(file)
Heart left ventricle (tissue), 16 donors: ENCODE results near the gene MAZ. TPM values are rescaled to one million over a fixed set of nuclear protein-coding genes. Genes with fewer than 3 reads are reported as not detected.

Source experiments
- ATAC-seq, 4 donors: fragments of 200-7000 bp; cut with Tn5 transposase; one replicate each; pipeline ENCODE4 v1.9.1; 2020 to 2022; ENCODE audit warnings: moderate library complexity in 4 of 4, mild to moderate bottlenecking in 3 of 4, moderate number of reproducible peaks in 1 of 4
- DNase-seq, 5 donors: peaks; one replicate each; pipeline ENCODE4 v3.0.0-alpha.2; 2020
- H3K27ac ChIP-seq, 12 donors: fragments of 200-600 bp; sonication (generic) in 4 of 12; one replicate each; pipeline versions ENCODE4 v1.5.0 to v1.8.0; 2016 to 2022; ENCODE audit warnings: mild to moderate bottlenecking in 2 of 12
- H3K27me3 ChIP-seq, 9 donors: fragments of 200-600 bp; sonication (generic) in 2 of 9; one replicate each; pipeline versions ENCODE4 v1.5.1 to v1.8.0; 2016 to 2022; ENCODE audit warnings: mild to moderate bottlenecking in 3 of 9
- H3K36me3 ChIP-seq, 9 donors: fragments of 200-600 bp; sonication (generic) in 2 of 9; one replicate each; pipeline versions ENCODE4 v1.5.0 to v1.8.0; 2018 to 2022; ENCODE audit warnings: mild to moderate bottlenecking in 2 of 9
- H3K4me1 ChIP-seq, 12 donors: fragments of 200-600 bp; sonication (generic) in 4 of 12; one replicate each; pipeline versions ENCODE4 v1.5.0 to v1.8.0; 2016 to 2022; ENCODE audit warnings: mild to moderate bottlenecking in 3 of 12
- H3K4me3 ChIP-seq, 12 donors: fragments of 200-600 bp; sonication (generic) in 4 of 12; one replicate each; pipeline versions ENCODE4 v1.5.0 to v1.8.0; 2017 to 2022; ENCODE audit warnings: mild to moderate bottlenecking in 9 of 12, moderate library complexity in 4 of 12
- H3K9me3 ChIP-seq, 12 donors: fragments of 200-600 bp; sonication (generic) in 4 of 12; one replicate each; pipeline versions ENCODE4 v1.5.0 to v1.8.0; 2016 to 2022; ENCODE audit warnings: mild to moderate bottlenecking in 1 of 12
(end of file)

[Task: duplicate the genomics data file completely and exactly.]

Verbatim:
Heart left ventricle (tissue), 16 donors: ENCODE results near the gene MAZ. TPM values are rescaled to one million over a fixed set of nuclear protein-coding genes. Genes with fewer than 3 reads are reported as not detected.

Source experiments
- ATAC-seq, 4 donors: fragments of 200-7000 bp; cut with Tn5 transposase; one replicate each; pipeline ENCODE4 v1.9.1; 2020 to 2022; ENCODE audit warnings: moderate library complexity in 4 of 4, mild to moderate bottlenecking in 3 of 4, moderate number of reproducible peaks in 1 of 4
- DNase-seq, 5 donors: peaks; one replicate each; pipeline ENCODE4 v3.0.0-alpha.2; 2020
- H3K27ac ChIP-seq, 12 donors: fragments of 200-600 bp; sonication (generic) in 4 of 12; one replicate each; pipeline versions ENCODE4 v1.5.0 to v1.8.0; 2016 to 2022; ENCODE audit warnings: mild to moderate bottlenecking in 2 of 12
- H3K27me3 ChIP-seq, 9 donors: fragments of 200-600 bp; sonication (generic) in 2 of 9; one replicate each; pipeline versions ENCODE4 v1.5.1 to v1.8.0; 2016 to 2022; ENCODE audit warnings: mild to moderate bottlenecking in 3 of 9
- H3K36me3 ChIP-seq, 9 donors: fragments of 200-600 bp; sonication (generic) in 2 of 9; one replicate each; pipeline versions ENCODE4 v1.5.0 to v1.8.0; 2018 to 2022; ENCODE audit warnings: mild to moderate bottlenecking in 2 of 9
- H3K4me1 ChIP-seq, 12 donors: fragments of 200-600 bp; sonication (generic) in 4 of 12; one replicate each; pipeline versions ENCODE4 v1.5.0 to v1.8.0; 2016 to 2022; ENCODE audit warnings: mild to moderate bottlenecking in 3 of 12
- H3K4me3 ChIP-seq, 12 donors: fragments of 200-600 bp; sonication (generic) in 4 of 12; one replicate each; pipeline versions ENCODE4 v1.5.0 to v1.8.0; 2017 to 2022; ENCODE audit warnings: mild to moderate bottlenecking in 9 of 12, moderate library complexity in 4 of 12
- H3K9me3 ChIP-seq, 12 donors: fragments of 200-600 bp; sonication (generic) in 4 of 12; one replicate each; pipeline versions ENCODE4 v1.5.0 to v1.8.0; 2016 to 2022; ENCODE audit warnings: mild to moderate bottlenecking in 1 of 12